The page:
Ever since Naspers sold off part of its stake in Tencent, the stock price of Tencent has slid even further.

It seems that at every low point, some investors went bottom fishing. Nonetheless, each of the past few slight recoveries failed to sustain itself.

Without flying colours

We’ve been following this vote of confidence. The lack (and dilution) of liquidity in Hong Kong market is certainly a contributing factor. The government’s continuous tightening of rules on the gaming industry was also impacting Tencent, which derives one third of its income from gaming.

Adjusting the groups

Tencent itself also has done some serious self-reflection.

Over the weekend (working days in China right before the 7 day National Day holidays), Tencent announced that it is undergoing restructuring, reducing the previously 7 business group into 6.

The company keeps Wexin Group (WXG, which runs WeChat), Interactive Entertainment Group (IEG), Technology and Engineering Group (TEG), and Corporate Development Group (CDG). Online Media Group (OMG), Mobile Internet Group (MIG) and Social Networking Group (SNG) will not be retained.

Two new groups will be created: Cloud and Smart Industries Group (CISG), Platform and Content Group (PCG).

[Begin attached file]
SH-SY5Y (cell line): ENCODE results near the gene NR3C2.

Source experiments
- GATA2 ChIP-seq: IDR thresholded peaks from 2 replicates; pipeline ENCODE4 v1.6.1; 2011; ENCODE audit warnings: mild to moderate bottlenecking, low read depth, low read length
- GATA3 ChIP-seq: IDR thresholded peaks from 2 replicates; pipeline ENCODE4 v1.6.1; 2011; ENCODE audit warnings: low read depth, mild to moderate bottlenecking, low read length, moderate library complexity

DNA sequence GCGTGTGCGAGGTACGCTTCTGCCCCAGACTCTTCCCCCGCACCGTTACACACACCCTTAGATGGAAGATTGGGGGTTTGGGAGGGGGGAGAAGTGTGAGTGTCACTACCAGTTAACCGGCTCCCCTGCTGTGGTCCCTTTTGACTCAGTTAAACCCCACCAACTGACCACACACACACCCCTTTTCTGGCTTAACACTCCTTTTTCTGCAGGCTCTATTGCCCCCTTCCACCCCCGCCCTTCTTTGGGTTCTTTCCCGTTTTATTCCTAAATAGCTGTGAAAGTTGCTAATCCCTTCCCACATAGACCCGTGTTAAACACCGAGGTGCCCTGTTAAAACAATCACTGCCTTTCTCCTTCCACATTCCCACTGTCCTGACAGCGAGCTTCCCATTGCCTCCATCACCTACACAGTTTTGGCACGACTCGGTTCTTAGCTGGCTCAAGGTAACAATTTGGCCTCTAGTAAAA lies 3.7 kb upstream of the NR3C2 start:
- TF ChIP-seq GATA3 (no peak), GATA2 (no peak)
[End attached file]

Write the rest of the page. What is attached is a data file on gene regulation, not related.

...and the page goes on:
CISG will try to reduce the gap between Tencent’s cloud services and the galloping AliCloud from competitor Alibaba Group; while CISG will probably try to form a concerted attack (and defensive) forces towards ByteDance (Toutiao & Tik Tok).

Not the first time

It is worth noting that it is not the first time that Tencent makes major shifts in its business lines and commanding structure.

While the company has become quite comfortable since its latest restructuring in 2012, over the course of its 20 year history Tencent faced a number of life-and-death as well as soul searching moments.

Anyone still remembers the epic battle between Tencent and Qihoo 360?

Alibaba-ByteDance alliance?

Pony Ma and his lieutenants clearly see a crisis at Tencent’s doorsteps: you just need to speak to any key employee of its arch-rival Alibaba, they will tell you how much confidence they have gained over the last two years to win over Tencent.

If Alibaba forms an alliance with ByteDance, a very real possibility with Softbank (a long time Alibaba ally and the latter’s largest shareholder) potentially leading ByteDance’s pre-IPO round.

Whether the structuring is effective or not, it will at least re-ignite the battle spirit of Goose Factory (nickname for Tencent, especially by its engineers).

Thanks for reading The Low Down (TLD), the blog by the team at Momentum Works. Got a different perspective or have a burning opinion to share? Let us know at [email protected].